Tom Arndt’s collection at the Minneapolis Institute of Arts successfully illustrates Minnesota’s culture and way of life. The work not only shows contemporary Midwestern Americans, but works to create contrast between how people perceive the Midwest landscape and the people who occupy this area.

Margaret's Group-Gallery Visit Christina Lopez

I visited Tom Arndt’s Minnesota exhibition at the Minneapolis Institute of Arts. This was a one-person exhibition that included over 60 photographs that were lined up at about eye-level on seven separate walls.
The main theme of the exhibition was Tom Arndt’s perspective of Minnesota over the past forty years. Many of his pieces illustrated street scenes or people at the State Fair. When comparing him to artists we have talked about, I would say that he is most like Nikki Lee in that he was trying to show his representation of how he saw different people and, although he did no performing art in the photographs, he was showing “an honest account of everyday life” and I feel like that was what Nikki Lee was shooting for as well.
The piece to which I responded was a photograph entitled Street Scene, Minneapolis, 1981. The photograph was of a wealthy woman walking down the street with her purse and shopping bag in downtown Minneapolis, but she was walking on a makeshift sidewalk through a dirty construction site. She had a distressed look on her face and I think that Tom might have wanted to make this photograph because this woman was in real life, but when you see the photograph it almost seems staged because it is hard for one to imagine a woman like that walking where she was.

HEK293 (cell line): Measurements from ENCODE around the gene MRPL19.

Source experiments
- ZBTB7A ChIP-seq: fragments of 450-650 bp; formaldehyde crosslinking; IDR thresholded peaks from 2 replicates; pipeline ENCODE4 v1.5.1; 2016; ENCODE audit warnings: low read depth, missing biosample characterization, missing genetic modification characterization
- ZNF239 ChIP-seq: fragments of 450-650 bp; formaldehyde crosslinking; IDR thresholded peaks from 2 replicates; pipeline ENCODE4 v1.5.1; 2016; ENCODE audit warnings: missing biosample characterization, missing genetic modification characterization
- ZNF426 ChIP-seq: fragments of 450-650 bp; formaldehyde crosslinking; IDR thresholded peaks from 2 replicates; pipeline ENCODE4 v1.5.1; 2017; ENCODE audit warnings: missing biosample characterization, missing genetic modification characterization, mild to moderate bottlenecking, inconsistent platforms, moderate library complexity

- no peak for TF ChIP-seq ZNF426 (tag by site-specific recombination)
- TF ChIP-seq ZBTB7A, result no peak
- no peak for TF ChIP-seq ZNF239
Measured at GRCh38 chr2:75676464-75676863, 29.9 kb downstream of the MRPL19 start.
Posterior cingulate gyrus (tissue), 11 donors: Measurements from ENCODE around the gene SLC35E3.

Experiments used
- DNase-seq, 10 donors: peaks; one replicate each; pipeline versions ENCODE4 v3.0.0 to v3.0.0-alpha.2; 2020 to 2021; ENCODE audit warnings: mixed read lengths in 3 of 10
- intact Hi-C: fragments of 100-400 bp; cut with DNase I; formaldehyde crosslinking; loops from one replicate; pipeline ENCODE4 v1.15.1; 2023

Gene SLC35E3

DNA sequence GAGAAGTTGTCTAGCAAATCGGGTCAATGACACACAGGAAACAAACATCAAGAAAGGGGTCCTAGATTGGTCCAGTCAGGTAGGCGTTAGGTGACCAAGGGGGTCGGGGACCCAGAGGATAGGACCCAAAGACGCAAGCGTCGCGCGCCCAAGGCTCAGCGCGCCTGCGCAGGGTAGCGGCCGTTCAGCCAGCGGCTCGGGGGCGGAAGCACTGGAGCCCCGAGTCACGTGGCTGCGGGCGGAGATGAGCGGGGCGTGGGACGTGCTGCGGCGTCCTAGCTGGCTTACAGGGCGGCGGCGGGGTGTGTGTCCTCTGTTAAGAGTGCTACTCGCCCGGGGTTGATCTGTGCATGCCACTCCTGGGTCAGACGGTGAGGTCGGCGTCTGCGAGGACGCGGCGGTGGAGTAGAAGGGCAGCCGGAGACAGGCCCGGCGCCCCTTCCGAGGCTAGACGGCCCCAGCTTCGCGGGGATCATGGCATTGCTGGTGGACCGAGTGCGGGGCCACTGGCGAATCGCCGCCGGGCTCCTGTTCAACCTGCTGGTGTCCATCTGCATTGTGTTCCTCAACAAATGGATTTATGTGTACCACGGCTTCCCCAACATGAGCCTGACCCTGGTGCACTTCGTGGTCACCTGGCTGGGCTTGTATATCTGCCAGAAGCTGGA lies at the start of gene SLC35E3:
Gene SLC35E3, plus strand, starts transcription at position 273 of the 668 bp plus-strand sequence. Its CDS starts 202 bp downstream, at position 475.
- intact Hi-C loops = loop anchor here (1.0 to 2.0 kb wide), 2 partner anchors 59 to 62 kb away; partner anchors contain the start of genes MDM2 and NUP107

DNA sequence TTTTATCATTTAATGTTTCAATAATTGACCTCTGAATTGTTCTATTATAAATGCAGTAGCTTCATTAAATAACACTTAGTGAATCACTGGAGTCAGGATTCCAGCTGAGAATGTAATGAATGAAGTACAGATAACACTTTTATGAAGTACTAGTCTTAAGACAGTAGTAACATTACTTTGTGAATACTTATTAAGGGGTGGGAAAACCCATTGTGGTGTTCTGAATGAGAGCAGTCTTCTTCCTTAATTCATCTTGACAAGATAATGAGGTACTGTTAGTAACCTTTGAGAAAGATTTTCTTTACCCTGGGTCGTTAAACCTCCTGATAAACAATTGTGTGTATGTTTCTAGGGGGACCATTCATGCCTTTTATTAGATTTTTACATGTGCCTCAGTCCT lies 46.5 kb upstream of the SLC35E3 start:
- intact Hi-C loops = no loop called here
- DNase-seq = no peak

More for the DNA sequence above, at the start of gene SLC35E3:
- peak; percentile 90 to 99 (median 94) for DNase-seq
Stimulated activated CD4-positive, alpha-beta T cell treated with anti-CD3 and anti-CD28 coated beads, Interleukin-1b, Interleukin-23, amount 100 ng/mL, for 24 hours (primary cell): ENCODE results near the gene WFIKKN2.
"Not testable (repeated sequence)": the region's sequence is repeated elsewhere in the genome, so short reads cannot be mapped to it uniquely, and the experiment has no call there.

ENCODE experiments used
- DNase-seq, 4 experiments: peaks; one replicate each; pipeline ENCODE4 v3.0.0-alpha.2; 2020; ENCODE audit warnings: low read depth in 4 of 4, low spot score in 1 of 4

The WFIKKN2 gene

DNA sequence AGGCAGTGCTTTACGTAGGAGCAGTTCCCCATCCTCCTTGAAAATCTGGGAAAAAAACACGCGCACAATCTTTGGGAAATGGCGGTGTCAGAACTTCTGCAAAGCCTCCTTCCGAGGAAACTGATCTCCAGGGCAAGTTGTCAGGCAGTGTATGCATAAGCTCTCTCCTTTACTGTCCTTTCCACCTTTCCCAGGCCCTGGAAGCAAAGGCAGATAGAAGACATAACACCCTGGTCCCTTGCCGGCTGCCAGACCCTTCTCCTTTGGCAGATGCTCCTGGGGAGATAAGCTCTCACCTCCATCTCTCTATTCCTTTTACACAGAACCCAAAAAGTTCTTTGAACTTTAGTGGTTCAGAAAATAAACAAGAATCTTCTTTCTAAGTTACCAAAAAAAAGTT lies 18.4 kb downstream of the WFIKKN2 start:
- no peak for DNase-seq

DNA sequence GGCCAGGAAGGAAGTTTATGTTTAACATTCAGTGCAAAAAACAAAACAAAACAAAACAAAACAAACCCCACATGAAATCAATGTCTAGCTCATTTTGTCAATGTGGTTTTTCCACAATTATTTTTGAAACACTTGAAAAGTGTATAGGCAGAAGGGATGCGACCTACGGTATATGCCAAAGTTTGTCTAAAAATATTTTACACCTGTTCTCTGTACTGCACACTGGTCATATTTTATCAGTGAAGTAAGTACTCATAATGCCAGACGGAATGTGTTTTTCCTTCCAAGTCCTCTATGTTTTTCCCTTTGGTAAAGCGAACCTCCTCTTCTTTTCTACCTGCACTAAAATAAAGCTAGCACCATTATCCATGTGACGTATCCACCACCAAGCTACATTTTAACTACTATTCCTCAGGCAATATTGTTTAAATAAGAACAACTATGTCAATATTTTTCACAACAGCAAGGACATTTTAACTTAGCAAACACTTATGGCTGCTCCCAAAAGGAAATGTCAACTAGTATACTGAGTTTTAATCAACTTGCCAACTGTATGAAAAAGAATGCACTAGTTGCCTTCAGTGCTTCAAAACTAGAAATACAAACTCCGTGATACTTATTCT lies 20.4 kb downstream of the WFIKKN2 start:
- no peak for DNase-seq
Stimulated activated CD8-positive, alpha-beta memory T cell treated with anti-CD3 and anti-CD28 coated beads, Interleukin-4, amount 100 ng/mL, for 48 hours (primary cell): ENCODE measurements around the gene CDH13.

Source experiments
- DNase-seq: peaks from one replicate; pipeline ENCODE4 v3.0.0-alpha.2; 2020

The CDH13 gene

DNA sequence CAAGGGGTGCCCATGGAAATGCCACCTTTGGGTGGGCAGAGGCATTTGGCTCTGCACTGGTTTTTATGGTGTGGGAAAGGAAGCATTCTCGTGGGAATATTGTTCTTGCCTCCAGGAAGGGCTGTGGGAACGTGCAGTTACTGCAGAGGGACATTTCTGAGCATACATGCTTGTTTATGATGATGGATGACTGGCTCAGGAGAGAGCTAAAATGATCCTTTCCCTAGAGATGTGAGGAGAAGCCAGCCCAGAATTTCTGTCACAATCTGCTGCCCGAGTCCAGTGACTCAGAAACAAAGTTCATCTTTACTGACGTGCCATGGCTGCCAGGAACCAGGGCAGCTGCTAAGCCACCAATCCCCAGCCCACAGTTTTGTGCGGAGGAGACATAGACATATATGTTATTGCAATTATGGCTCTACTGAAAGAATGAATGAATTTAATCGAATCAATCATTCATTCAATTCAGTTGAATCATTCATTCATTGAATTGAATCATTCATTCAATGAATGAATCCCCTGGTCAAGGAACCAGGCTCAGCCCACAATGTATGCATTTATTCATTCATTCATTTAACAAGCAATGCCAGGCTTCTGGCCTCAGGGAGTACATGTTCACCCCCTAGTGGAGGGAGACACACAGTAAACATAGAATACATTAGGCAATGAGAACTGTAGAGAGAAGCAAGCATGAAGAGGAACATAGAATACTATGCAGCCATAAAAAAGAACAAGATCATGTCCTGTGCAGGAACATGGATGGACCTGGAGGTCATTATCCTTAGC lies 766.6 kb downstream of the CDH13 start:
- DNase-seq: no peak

I would tell a friend that this exhibition is collection of Tom Arndt’s black and white photographs throughout the years depicting images of Minnesota. I would recommend that they visit the exhibition, especially if they live or have lived in Minnesota because it is really interesting to see parts of the city from years ago.

Continue reading "Margaret's Group-Gallery Visit Christina Lopez" »

Margaret's Group - Gallery Visit

By Alex Morse-Noland

The “Contemporary Monsters” exhibition is being held in the Minneapolis Northern Clay Center, having opened on March 19th and running until May 3rd. Having attended the opening night, I was able to take advantage of the free food and a certain sense of smugness. Guest-curated by Londoner and ceramicist Edith Garcia, the exhibit features approximately three dozen ceramic artworks made by seven different artists of wildly varying styles. Though all seven work predominantly in clay, several incorporate mixed-media in their works, including wood, glass, yarn, and (in one instance) piles of dirt. Edith Garcia in particular incorporates drawings in her artwork. Because the gallery in the Northern Clay center is rather small, it is a very intimate exhibition; visitors are able to walk all around and in-between many of the works, an ideal way to admire the various sculptural forms. Each artist has their works clustered in roughly the same area, generally near other artists with some stylistic or thematic similarities. It’s hard to imagine how else the artworks might be displayed, as the limited gallery space doesn’t allow for much creativity in the way of presentation.

monsters2.jpg
Image courtesy of the Northern Clay Center website